4) Alabama.
The story goes that James Gidley born 1796 of the Buckfastleigh part of the South Devon branch stowed away on a ship to America in about 1815, was shipwrecked, rescued, and carried to South Carolina. By 1850 he and his large family were living in Benton County, Alabama. By the end of the 19th century the meat trade had taken at least one branch to Texas.
5) Illinois.
Descendants of the New York branch of the Massachusetts family.
6) Indiana.
a) Miami County. Descendants of John, transported to Virginia.
b) Porter County. John Gidley of the Dean Prior part of the South Devon branch, his wife Mary (nee Maddick) and his son John.
7) Maryland.
In Baltimore in 1850 there was a Gidley family whose race was given as black. They are possibly associated with John the Transportee (or his son John), whose census entry in Maryland in 1820 lists 2 coloured males.
8) Ohio.
a) Morrow County. Descendants of the New York part of the Massachusetts Gidleys.
b) Washington County. Descendants of John the Transportee.
9) Pennsylvania and 10) Virginia.
Also descendants of John the Transportee.

Ten years later in 1860 even more states had Gidley families, or more familes had arrived from different origins:
11) California.
Gidleys from Cornwall, attracted by the mining. William S Gidley's origins in England are uncertain but he is the right age to belong to the Cornish Gidleys, with the S commemorating his mother's surname of Simmons.
12) Illinois.
Descendants of Samuel Gidley and his wife Susanna Mann, from Buckfastleigh, are enumerated in Rock Island County.
13) and 14) Iowa and Michigan.
More descendants of the New York Gidleys.
15) Missouri.
a) Caldwell County. Descendants of John the Transportee.
b) Sainte Genevieve. The German Guethle family from Baden in Germany, some of whom anglicised their name to Gidley.
16) Ohio.
The existing Gidleys were increased in Lucas County by Richard and Dinah Gidley and their family from the Winkleigh branch, and in Cuyahoga County by William and Sarah Gidley from the Dean Prior branch.
17) Wisconsin.
More Gidleys from Cornwall, who came to extract the lead in Mineral Point, in common with many other Cornish families. One son, Richard, fought in the 2nd Wisconsin Infantry in several battles of the American Civil War, and claimed to have fired the first shot from the infantry at the Battle of Gettysburg, although this is completely unsubstantiated by any military expert.

After 1860
More families arrived, including James Gidley and his wife Christiana, who emigrated to Orleans County, New York State, with their family in about 1867. He was descended from the Dean Prior Gidleys of South Devon, as was another arrival, Edwin Gidley who emigrated to Philadelphia in 1868, and was joined by his wife and family in 1874. The textile mills in Lawrence, Massachusetts, attracted Gidleys working in the woollen industry in Buckfastleigh, including three brothers who emigrated in the 1890s. One is the ancestor of Pamela Gidley, film star and actress in the USA.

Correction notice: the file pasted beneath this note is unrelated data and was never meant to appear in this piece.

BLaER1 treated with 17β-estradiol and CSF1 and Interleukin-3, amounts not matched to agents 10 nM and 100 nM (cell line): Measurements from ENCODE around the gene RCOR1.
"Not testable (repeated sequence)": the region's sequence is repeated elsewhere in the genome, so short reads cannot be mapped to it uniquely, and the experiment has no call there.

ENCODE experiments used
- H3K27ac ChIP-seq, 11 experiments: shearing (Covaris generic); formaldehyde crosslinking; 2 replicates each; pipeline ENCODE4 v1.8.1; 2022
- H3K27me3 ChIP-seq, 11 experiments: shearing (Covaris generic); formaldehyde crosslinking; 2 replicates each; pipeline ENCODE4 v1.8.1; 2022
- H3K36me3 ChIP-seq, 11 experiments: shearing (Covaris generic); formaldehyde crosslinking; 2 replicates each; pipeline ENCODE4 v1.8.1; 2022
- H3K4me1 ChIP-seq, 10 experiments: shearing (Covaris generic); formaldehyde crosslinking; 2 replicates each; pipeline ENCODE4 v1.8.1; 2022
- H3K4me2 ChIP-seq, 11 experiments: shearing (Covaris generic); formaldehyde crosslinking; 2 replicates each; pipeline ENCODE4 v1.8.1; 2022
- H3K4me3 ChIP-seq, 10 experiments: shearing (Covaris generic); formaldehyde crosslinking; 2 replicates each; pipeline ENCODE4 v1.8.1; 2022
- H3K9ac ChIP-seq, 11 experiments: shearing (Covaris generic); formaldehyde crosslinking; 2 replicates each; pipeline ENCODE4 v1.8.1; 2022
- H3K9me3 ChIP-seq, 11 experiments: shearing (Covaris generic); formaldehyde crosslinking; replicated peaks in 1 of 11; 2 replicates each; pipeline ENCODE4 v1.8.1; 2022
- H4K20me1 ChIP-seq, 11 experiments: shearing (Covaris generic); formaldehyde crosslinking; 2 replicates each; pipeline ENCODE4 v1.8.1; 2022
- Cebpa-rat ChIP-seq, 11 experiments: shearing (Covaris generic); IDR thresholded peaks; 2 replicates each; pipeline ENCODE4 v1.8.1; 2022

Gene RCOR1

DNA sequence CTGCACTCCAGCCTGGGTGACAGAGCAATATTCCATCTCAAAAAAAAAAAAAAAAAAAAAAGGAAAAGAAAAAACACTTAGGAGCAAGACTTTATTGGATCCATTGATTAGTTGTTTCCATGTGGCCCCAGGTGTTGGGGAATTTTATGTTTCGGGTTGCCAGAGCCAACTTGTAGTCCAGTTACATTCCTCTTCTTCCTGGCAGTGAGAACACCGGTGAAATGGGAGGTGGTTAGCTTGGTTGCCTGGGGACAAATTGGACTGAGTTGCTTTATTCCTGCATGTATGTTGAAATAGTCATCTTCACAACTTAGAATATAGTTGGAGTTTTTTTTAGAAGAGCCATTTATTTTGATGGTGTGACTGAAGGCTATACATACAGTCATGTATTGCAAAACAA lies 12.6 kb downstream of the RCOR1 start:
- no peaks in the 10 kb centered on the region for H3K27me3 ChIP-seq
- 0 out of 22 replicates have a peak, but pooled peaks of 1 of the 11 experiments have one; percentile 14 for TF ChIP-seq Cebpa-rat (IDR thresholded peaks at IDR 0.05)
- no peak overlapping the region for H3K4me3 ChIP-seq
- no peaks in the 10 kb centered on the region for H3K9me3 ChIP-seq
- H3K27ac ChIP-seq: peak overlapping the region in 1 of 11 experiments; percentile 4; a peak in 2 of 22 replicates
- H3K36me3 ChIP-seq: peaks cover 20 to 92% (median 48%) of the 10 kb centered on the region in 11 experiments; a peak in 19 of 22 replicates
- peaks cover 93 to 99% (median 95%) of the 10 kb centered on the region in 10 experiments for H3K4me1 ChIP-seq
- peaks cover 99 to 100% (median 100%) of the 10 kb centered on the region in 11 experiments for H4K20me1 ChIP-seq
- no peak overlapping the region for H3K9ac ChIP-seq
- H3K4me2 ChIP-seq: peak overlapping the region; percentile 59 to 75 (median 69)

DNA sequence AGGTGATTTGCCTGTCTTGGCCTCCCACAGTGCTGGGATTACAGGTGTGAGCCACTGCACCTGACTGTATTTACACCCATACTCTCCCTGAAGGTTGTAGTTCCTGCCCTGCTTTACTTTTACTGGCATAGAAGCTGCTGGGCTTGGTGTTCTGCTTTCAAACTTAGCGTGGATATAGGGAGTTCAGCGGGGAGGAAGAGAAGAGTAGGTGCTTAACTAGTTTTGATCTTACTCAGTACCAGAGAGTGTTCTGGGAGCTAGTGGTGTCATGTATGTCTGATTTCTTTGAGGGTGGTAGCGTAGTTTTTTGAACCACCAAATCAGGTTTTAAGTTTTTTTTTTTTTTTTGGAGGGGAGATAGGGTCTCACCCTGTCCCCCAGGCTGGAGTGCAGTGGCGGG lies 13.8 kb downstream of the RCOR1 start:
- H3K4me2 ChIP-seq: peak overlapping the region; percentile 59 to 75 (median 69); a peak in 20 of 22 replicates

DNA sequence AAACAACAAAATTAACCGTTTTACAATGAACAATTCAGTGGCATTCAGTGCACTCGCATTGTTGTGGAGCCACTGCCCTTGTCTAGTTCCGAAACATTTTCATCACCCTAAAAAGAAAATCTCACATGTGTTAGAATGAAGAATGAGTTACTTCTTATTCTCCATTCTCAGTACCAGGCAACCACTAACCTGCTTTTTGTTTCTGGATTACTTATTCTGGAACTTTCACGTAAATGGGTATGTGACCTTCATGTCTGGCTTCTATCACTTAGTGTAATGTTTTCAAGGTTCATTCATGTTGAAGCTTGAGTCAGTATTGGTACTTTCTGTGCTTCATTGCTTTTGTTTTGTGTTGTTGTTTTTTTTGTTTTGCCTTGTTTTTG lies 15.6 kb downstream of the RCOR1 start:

In Michigan John Gidley married Ellen M Kellum in Jackson County in 1866 and founded a family. He was born in England in about 1843, but it is not certain to which family he belongs. It is looking likely that he is one of the Winkleigh Gidleys, possibly a son of Richard Gidley and his wife Dinah Herbert from Throwleigh, Devon, who emigrated to Ohio, USA, with most of their family between 1851 and 1860.

Gidley family history in Canada
Canada attracted fewer Gidleys than the USA, they tended to emigrate at a later date, and many of those that did start off in Canada subsequently moved over the border to settle in America.
To date I have found 7 families who emigrated to Canada.
1) Thomas Gidley of the Ashreigney part of the Winkleigh branch. Born in Plymouth in 1804 he moved first to London, and in 1833 was possibly the carpenter found not guilty at the Old Bailey of housebreaking. In 1843 he and his 5 sons emigrated to Ontario, and settled in Huron County where he became a respected citizen and JP. Some of his descendants later moved on to the US.
2) Some members of the Egg Buckland branch of the South Devon family emigrated to Canada where they were found on Prince Edward Island in the 1881 and 1891 censuses. Other members of that family emigrated firstly to Canada in 1856, then in 1871 onwards to Saunders County, Nebraska, USA. Several family members from both branches seem to have gone further westwards to British Columbia.
3) John Gidley, sometimes known as John Gundry Gidley, of the Gidleys of Cornwall, emigrated between 1851 - 1854 to the Great Lakes area. He spent time in both Canada and the upper peninsula of Michigan, USA, before finally settling in Penetanguishene, Ontario, on Georgian Bay. He was described on his death in 1893 as 'Captain John Gidley, boat builder and mariner, who pioneered the development of Canadian watercraft'. His descendant Bryan Gidley runs the Gidley Family website and the Gidley DNA testing project (see link below).
4) John Gidley, a blacksmith from Dittisham, and part of the South Devon Gidleys, emigrated with his large family to the Hamilton area of Ontario in 1871. Again, some of the family later moved to the USA.